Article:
Upping the ante on dance coverage and conversation
UMA Artists in Residence
Photo: Lily Kind

UMA Artists in Residence

by Preeti Pathak

I recently had the chance to delve into process with Maddie Hopfield* and Kayla Bobalek: creators and performers of yes, this is she, which I attended at Urban Movement Arts, a multi-use dance space that focuses on Hip Hop. The piece is a culmination of Hopfield and Bobalek’s year-long residency at UMA. yes, this is she is quirky, funny, kinetic, kooky. I can’t neatly place the show in a particular box. It’s a dance-play-audio experience. We start by listening to the performers’ voicemail message, garbled and hard to hear. There is a beautiful purply-pink light that washes over the stage. A door cracks open. An arm emerges, darting in and out at different heights. Space bop jazz plays—a mix of a wind quartet and an organ. A handheld vacuum begins to clean off the arm, and the audience erupts in laughter.

The performers finally enter the stage, moving in unison as one intertwined body attached front-to-back. Hopfield gestures frantically while Bobalek moves smoothly. I feel connection and disconnection through the interactions of their bodies. They work together to turn a lamp on, one set of hands pointing out the direction to take while the other set fumbles to complete the task. They separate and move about the stage like great balls of energy, darting, tip-toeing, frolicking in circles. Finally they come together in a stand-still with the sounds of heavy breathing as they gasp for air.

Throughout the show we hear different recordings, including a classic tax-fraud robocall scam. We also listen to a conversation between Bobalek and her grandfather, who has fallen prey to a scam, losing all his money. Sometimes we can hear clearly, at other times the recordings are inaudible. The dancers disappear and we hear them on the speaker. They guide us in an audience-participation activity where we lock arms and walk with a partner. We clumsily make our way and we are pulled into the movement of the first scene, when the performers are fully intertwined. After shuffling about, we are instructed to find a spot in front of the large windows behind us. We look down at the street and see Bobalek and Hopfield dancing on the sidewalk. Hovering above them is a large Apple iPhone billboard; a final nod to communication. The dancers take a bow and head back in. I’m tickled, surprised, and entertained by this closing scene.

In our interview Hopfield and Bobalek explained that going outside was a last-minute revelation during rehearsal. They knew they wanted to include the ad’s message in some way. It was a running joke in the studio—its enormity and interruption into the space, its “big-brother” presence. They also liked the surprise of turning the street into their final stage. Learning this changed my understanding of the piece. What I saw as whimsy was much deeper. The creators' aim was to bring light to advertising’s invasive    presence and the intersection of space and privacy.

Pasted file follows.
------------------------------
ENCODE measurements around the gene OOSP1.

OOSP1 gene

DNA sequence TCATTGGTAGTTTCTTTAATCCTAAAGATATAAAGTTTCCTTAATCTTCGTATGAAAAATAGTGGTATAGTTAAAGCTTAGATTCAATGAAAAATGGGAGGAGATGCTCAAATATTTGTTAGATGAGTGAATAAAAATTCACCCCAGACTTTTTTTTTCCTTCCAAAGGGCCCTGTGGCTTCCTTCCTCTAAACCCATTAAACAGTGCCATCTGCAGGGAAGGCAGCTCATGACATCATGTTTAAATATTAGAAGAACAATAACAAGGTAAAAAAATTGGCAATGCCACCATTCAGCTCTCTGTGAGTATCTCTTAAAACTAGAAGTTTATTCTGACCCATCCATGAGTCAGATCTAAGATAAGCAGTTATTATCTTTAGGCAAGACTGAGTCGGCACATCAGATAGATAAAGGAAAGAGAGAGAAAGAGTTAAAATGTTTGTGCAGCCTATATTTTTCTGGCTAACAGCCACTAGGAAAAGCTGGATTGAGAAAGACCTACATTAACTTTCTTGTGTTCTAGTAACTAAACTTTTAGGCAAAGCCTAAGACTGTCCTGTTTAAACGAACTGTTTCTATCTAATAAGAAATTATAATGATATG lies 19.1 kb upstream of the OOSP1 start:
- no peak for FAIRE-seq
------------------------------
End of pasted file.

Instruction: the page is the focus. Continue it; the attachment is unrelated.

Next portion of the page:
During our interview, Bobalek talked about their use of sound distortions: “I was attracted to that being an element because of how it relates to communicating on phones or communicating over technology and what gets lost in ... the telephone ... it also communicates distance.” Hopfield added, “It’s like the idea of artifice ... that’s why I was so interested in that voicemail [tax fraud] for a long time ... it’s supposed to be a human voice but it’s just not, and then there’s some other layer of artifice that’s involved in someone talking to you on your speaker ... different layers of not-the-full human experience.... It’s on the spectrum of human interaction.”

They explained how the themes of communication, distance, and adaptation arose in their conversations as friends and collaborators. These conversations became the catalyst for the performance. As resident artists they felt lucky to have agency at a studio where they were established,    their dance “home.” UMA provided much support, giving them freedom to work, alongside strong mentorship from Lily Kind, Residency & Performance Director, who helped to edit the piece, as well as teach the dancers the nuts and bolts of assembling a show. As undergrads, they noted, their educational institution handled most components of stage production. As artists-in-residence, they had to learn how to do it on their own. UMA helped to build their real-world skills as performance artists.

The residency was also a chance to bring other mediums of dance to UMA. Hopfield has trained in karate, musical theater, modern, and post-modern dance. Bobalek’s training includes ballet, choreography, modern, and postmodern dance. They melded these various forms to create their performance, in the hope of sharing their unique voices with UMA and the community at large.

*Maddie Hopfield is a writer with thINKingDANCE

yes, this is she, Urban Movement Arts, Dec. 16, https://www.urbanmovementarts.com/news/winter-artists-in-residence-showing

By Preeti Pathak
February 4, 2019

Have more to say?

Write a letter to the editor. Click here to get started